11 General bibliographic databases/full-text journals EBSCO MegaFile JSTOR Project Muse Subject specific bibliographic databases: ERIC EconLit PsycInfo Sociology Abstracts Dissertation and theses databases ProQuest Dissertations and Theses Grey literature databases PolicyFile SSRN elibrary Within each database, our free-text searches will be of the form: (topic keyword) AND (intervention keyword) AND (evaluation keyword). All such queries generated by the following list of keywords will be performed: TABLE 1: SAMPLE SEARCH STRATEGY Topic Intervention Evaluation pre-colleg* precolleg* college AND transition* college access college enrollment college readiness college preparation college AND outreach college AND bridge college going college attendance program intervention evaluation experiment effect* Controlled language searches will be performed for the ERIC, PsycInfo, and Sociology Abstract databases. To identify relevant descriptors, we will look up the records of relevant studies identified in the preliminary search and record the descriptors in a word document. 11 The Campbell Collaboration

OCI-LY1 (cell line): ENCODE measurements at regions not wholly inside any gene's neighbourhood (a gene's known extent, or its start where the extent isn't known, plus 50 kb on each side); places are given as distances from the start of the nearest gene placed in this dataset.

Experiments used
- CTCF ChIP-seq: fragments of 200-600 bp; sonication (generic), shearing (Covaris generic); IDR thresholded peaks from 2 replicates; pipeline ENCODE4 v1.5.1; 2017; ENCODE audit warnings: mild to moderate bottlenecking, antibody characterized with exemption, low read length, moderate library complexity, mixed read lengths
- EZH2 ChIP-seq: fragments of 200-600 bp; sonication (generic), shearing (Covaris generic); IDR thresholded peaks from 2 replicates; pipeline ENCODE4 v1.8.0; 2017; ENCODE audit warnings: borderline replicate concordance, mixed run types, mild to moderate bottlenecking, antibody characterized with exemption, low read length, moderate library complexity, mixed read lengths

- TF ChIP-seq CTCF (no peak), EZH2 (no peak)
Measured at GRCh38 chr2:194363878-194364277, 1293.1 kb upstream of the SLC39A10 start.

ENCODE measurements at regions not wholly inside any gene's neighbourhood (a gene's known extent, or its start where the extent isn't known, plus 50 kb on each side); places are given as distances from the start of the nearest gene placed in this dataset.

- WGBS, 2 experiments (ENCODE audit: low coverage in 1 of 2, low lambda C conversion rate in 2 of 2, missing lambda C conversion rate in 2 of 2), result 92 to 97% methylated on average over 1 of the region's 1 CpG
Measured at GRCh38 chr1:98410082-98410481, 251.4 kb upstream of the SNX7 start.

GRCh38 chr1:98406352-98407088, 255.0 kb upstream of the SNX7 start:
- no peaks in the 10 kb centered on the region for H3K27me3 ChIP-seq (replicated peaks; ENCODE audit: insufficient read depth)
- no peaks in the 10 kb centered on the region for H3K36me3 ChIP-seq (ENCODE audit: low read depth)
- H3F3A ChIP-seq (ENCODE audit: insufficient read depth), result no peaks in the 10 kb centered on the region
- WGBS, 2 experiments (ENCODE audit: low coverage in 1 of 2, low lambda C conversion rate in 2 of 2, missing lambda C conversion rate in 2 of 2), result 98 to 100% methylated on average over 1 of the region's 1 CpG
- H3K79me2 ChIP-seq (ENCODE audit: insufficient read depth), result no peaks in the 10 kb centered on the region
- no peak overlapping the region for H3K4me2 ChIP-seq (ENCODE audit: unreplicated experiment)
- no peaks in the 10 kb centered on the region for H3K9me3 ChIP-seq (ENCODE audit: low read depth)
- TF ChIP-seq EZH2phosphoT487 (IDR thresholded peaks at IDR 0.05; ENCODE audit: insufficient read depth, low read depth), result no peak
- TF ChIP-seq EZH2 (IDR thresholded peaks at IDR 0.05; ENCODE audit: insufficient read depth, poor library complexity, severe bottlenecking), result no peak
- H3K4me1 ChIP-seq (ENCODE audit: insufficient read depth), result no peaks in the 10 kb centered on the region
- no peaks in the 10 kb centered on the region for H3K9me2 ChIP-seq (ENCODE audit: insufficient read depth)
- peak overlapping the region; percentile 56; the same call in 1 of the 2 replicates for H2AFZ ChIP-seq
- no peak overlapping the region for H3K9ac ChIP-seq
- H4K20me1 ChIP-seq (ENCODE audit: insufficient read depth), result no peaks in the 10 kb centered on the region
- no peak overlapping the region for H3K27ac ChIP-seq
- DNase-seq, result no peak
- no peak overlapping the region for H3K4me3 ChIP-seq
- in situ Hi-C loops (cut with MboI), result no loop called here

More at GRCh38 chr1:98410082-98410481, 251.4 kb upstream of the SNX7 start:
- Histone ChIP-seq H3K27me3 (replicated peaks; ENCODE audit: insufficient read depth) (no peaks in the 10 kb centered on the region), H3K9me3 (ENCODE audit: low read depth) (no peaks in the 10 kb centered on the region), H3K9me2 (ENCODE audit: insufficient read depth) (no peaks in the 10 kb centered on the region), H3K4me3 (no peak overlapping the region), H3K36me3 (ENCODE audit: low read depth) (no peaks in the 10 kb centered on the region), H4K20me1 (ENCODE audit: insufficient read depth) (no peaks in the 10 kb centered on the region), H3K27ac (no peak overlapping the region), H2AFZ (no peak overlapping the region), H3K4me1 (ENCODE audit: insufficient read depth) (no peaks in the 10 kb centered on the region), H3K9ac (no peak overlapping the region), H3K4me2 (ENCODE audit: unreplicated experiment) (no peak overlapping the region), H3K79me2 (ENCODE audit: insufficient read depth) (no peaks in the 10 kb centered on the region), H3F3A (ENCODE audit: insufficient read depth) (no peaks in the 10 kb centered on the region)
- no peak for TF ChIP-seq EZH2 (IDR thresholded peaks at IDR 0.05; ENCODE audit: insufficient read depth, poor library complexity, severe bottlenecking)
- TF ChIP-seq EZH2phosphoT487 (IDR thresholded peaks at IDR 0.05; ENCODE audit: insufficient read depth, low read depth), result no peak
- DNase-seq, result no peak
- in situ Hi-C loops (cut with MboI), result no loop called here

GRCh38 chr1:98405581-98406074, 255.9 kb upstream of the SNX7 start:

12 We will use the database thesaurus to identify additional potentially relevant descriptors. The final set of descriptors will be recorded and presented in the review paper. Search Strategy for Other Sources Before beginning this phase of the process, we will complete the review of the studies identified through the database search and leverage those results to find yet more studies. Conference abstracts or proceedings: We will browse the online programs of the following conferences to identify potentially relevant studies. For the smaller conferences, we will scan the entire program. For the larger conferences, we will use the association s divisions and descriptors to limit our search. American Educational Research Association (AERA) Online Paper Repository ( contains abstracts for papers presented at the AERA Annual Meetings from 2005 to the present. For the 2010 and 2011 conferences, the full-text of papers can be downloaded if the authors chose to make the text available. Association for Public Policy Analysis and Management (APPAM) Annual Fall Research Conference Archives (https://www.appam.org/conferences/fall/archives.asp) Society for Research on Educational Effectiveness Spring Research Conference Programs (http://www.sree.org/conferences/2011/program/; These programs include links to abstracts. Online Repositories: We will browse the following online sources of research to find relevant research. The links are specific to the pages within the site that list relevant research. These pages will be read and relevant information will be downloaded and recorded. The US Department of Education s web site includes reports of research funded by the department ( In addition, we will search for all IES grants (http://ies.ed.gov/funding/grantsearch/index.asp ) within in the Post-Secondary & Adult Education program area to identify relevant research projects currently underway. The National College Access Network maintains a searchable database of publications, research reports, websites, and other resources related to improving college access and success for underserved populations. We will browse the entries in the database by topic, focusing on two topics: college access programs and college readiness. (http://www.pathwaystocollege.net/pcnlibrary/listarticlesbytopic.aspx?topicid=19; 12 The Campbell Collaboration